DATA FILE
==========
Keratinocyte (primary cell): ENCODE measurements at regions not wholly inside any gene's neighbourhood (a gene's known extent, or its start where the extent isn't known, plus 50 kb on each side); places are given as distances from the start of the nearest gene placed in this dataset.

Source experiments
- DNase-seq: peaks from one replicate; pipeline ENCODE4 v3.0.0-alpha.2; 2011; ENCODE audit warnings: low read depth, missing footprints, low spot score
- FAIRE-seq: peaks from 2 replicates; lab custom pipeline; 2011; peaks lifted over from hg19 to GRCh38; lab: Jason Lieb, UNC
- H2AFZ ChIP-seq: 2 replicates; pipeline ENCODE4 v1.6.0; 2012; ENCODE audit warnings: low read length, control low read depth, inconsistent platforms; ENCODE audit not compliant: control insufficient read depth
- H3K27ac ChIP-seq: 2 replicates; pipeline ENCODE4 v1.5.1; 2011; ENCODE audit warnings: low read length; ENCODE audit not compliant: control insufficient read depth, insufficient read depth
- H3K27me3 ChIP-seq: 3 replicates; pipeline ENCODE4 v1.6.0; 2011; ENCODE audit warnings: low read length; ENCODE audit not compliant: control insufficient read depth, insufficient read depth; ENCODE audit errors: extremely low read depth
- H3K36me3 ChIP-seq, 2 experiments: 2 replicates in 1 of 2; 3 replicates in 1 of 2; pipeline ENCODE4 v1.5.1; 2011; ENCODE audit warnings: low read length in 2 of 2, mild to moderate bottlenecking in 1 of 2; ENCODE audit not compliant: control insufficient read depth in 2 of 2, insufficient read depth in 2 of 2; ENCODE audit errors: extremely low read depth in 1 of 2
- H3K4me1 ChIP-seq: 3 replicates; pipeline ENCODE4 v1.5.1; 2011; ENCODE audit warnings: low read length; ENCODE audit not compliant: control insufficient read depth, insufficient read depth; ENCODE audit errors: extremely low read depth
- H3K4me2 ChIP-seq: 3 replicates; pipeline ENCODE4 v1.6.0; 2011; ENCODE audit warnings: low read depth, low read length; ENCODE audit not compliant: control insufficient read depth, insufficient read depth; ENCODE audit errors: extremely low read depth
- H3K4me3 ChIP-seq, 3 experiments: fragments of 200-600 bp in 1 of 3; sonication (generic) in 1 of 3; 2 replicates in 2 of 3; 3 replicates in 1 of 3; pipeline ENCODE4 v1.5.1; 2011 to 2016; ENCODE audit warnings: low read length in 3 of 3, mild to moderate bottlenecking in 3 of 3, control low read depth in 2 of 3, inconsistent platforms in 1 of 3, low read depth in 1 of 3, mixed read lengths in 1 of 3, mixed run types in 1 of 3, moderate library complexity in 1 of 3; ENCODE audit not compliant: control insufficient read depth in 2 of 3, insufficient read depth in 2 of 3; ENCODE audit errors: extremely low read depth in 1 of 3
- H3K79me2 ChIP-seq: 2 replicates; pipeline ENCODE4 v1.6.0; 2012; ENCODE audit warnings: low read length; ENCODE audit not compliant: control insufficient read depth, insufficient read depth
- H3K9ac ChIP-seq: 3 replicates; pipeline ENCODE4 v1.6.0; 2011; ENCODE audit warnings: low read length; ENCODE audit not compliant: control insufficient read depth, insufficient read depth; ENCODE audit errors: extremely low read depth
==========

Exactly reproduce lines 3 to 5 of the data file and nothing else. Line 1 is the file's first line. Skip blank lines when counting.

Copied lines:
- DNase-seq: peaks from one replicate; pipeline ENCODE4 v3.0.0-alpha.2; 2011; ENCODE audit warnings: low read depth, missing footprints, low spot score
- FAIRE-seq: peaks from 2 replicates; lab custom pipeline; 2011; peaks lifted over from hg19 to GRCh38; lab: Jason Lieb, UNC
- H2AFZ ChIP-seq: 2 replicates; pipeline ENCODE4 v1.6.0; 2012; ENCODE audit warnings: low read length, control low read depth, inconsistent platforms; ENCODE audit not compliant: control insufficient read depth